Canada has two official languages, but the reality is that the vast majority of francophones live in the province of Québec. In the four western provinces of Saskatchewan, Manitoba, Alberta, and British-Columbia, between 2 and 4% of the population report French as their mother tongue, while somewhere between 5 and 9% can conduct a conversation in French. Being such a small portion of the population, francophone entrepreneurs may have difficulties setting up businesses in this region, but there is help available from governmental organizations and private ones.
Government Resources for Francophones in Western Canada
The main governmental resources for francophone businesses are supported by the federal government’s Western Economic Diversification Canada. This department aims to promote the development and diversification of the economy of western Canada and to advance the interests of the west in national economic policy, and program and project development and implementation. As such, one of the areas it focuses on is language diversification.
In April 2001, WEDC became the umbrella organization providing support for the four provincial Francophone Economic Development Organizations. The role of FEDOs is to enhance the vitality of minority language communities in western Canada and assist in their economic development. There is a FEDO in each province:
- British Columbia: Société de développement économique de la Colombie-Britannique
- Alberta: Conseil de développement économique de l’Alberta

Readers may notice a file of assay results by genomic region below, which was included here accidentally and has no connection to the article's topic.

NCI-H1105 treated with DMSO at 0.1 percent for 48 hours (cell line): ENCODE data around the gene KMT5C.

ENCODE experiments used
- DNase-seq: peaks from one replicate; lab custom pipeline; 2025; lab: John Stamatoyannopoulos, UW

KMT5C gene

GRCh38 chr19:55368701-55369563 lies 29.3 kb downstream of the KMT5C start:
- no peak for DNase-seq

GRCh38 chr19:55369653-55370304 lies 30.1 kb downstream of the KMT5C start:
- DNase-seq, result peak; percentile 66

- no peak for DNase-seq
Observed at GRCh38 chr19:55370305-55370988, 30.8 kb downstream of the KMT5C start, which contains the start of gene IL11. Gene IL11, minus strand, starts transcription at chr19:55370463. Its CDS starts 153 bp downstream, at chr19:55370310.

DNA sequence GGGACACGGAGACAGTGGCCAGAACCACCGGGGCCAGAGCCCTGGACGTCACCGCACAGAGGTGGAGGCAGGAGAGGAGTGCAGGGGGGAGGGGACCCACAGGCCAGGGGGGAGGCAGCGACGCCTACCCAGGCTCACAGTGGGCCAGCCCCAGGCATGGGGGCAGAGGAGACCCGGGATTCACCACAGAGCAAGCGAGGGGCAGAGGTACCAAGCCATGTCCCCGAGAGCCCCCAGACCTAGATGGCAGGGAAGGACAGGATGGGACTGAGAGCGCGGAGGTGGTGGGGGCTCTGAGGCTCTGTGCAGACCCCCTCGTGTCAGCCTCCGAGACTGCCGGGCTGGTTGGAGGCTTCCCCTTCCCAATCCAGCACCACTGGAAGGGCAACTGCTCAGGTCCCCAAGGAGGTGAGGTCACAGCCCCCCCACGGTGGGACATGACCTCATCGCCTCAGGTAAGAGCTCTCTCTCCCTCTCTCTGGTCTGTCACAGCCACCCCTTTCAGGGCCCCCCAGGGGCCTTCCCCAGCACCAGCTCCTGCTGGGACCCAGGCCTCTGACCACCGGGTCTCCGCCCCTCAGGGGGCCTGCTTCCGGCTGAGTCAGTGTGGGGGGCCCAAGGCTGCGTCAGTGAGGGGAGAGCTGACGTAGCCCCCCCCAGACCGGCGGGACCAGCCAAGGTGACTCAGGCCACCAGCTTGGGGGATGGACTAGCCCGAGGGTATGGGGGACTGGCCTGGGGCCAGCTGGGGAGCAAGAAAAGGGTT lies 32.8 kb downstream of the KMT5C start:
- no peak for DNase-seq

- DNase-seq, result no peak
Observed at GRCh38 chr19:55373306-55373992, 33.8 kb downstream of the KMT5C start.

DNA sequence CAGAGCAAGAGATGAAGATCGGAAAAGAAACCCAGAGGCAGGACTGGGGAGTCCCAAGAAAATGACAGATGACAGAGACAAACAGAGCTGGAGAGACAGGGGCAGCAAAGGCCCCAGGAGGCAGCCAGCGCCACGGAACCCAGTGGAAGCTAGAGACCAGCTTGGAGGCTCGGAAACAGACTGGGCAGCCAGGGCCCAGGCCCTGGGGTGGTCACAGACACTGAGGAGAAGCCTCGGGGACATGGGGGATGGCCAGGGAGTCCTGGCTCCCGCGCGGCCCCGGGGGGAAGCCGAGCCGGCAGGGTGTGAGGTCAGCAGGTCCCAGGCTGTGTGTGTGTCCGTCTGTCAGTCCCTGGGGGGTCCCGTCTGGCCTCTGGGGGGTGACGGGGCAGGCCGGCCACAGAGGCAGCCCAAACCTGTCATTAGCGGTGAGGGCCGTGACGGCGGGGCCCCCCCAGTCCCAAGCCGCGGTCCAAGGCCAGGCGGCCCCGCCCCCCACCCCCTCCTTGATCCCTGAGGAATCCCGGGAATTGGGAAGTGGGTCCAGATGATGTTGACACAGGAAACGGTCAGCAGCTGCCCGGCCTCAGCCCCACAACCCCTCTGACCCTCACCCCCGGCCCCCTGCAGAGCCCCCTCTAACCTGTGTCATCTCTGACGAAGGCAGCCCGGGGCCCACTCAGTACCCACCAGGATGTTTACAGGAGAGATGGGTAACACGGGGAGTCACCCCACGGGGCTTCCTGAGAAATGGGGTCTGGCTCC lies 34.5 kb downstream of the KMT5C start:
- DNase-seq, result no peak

- Saskatchewan: Conseil de la Coopération de la Saskatchewan; its website is only available in French
- Manitoba: Conseil de développement économique des municipalités bilingues du Manitoba
All four of these organizations provide services and resources, in French, to help entrepreneurs establish themselves in their local communities. They offer services in French to both established businesses and to new entrepreneurs, including business development programs, training programs, business and community economic development, access to capital, information services, marketing advice, networking and mentoring.
There are also several private organizations that may be helpful when establishing a new business or trying to grow an existing one in the western market. Some of the larger francophone communities have established chambers of commerce, such as the Chambre de commerce francophone de Saint-Boniface outside of Winnipeg, and the Chambre de commerce francophone de Vancouver.
These and other local chambers of commerce provide networking opportunities to their members and often host luncheons or lectures in French. They also serve as the political voice of their members, promoting their interests with local, provincial, and even federal government entities.
On a broader scale, the Fédération des communautés francophones et acadienne du Canada is an organization specifically dedicated to serving as the national and international voice of more than 2.6 million French-speaking Canadians living in nine provinces and three territories, outside of Québec. Of special interest to business people, both those looking to recruit employees or those searching for new opportunities, the organization’s website has a section advertising job opportunities in francophone communities in Canada.